Garten is full of contradictions – it is not until the credits roll that we realise who these people from very different backgrounds are.

In the meantime, Austrian director Peter Schreiner lulls the audience with the sound of crickets and bells, and above all with the black-and-white compositions which, thanks to the high contrast, come across with intoxicating beauty.
Hypnotically calm, the camera glides past musings, quarrels and dreams.
A deep dive into lonely, torn lives, in which time seems to have frozen.


(International Film Festival Rotterdam 2019)

GARDEN film by Petrer Schreiner
GARDEN echtzeitfilm

in a purgatorial place

 

Peter Schreiners cinema is one too little known in English-speaking film world, despite its existence as capital-A art-cinema, existing in the same world of demanding — but highly rewarding — formalism as director’s like Béla Tarr, who works on a more expansive scale, and Pedro Costa, whose intimate productions bare a very superficial similarity.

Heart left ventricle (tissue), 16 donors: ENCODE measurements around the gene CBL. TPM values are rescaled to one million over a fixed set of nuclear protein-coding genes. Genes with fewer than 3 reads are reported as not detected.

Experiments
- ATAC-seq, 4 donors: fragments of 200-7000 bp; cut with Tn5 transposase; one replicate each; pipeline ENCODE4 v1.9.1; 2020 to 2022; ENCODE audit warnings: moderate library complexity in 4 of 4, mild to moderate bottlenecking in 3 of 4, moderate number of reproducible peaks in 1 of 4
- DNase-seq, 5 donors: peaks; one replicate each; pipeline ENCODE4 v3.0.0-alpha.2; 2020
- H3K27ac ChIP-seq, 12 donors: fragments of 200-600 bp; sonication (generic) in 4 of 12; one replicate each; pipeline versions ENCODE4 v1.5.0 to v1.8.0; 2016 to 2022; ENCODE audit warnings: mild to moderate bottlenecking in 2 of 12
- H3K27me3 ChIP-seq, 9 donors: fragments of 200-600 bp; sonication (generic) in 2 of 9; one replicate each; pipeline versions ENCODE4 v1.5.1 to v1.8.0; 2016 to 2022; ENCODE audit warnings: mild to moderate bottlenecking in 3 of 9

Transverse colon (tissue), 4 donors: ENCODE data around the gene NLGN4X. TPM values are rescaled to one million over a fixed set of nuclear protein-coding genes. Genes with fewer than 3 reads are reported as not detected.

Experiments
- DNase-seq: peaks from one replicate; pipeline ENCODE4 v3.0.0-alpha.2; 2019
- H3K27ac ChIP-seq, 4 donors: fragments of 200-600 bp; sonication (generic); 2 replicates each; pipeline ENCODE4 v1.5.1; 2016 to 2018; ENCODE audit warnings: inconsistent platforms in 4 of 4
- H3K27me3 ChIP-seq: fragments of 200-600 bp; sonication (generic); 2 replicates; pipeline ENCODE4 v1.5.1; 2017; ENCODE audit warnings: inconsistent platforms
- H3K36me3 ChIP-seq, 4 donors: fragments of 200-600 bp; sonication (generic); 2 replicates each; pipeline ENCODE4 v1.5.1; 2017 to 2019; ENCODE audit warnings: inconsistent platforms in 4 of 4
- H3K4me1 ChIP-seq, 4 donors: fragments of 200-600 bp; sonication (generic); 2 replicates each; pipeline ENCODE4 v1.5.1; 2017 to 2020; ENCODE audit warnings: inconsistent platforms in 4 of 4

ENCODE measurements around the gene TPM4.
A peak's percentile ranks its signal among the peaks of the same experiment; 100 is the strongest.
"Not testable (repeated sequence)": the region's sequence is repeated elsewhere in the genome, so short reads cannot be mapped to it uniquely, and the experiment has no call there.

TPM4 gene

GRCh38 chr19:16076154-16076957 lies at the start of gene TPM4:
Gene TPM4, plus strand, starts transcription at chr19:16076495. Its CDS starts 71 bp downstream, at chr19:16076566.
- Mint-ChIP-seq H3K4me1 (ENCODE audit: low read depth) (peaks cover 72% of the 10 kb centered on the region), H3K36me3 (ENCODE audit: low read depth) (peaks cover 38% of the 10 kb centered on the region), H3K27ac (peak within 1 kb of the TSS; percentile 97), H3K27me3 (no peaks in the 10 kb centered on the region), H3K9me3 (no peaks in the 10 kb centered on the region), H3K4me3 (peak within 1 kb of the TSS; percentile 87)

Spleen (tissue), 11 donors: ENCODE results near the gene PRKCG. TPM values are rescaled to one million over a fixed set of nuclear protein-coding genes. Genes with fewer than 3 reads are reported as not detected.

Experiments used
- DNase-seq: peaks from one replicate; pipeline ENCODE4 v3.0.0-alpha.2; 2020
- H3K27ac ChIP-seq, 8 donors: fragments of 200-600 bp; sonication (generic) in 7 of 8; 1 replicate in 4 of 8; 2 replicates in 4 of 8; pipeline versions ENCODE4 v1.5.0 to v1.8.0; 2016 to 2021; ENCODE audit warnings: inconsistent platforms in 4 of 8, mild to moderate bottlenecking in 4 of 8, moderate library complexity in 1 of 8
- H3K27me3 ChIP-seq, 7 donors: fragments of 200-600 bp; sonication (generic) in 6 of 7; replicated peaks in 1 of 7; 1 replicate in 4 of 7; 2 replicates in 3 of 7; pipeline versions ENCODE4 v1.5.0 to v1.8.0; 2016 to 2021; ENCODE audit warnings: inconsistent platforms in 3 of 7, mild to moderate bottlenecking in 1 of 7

Yet Schreiner is not nearly as hip in the culture; perhaps because his films are rooted in documentary (though, so too are Costa’s), perhaps because he is from Austria (where there Can Be Only One: Michael Haneke), and perhaps because of the degree to which Schreiner boldly takes his very real subjects and risks abstracting them as people and their turmoil as humans to a level beyond the surface and the obvious, in attempt to reach something more elevated, more profound.
I realize this sounds pretentious, and indeed a film like Garden, Schreiner’s latest, is vulnerable and fragile to such concerns: while its three main characters are based on real people of the same name and background, Schreiner fictionalizes their stories, collaborating with them to create a floating world where inner life and external drama blend into utterances and pronouncements of longing and lamentation.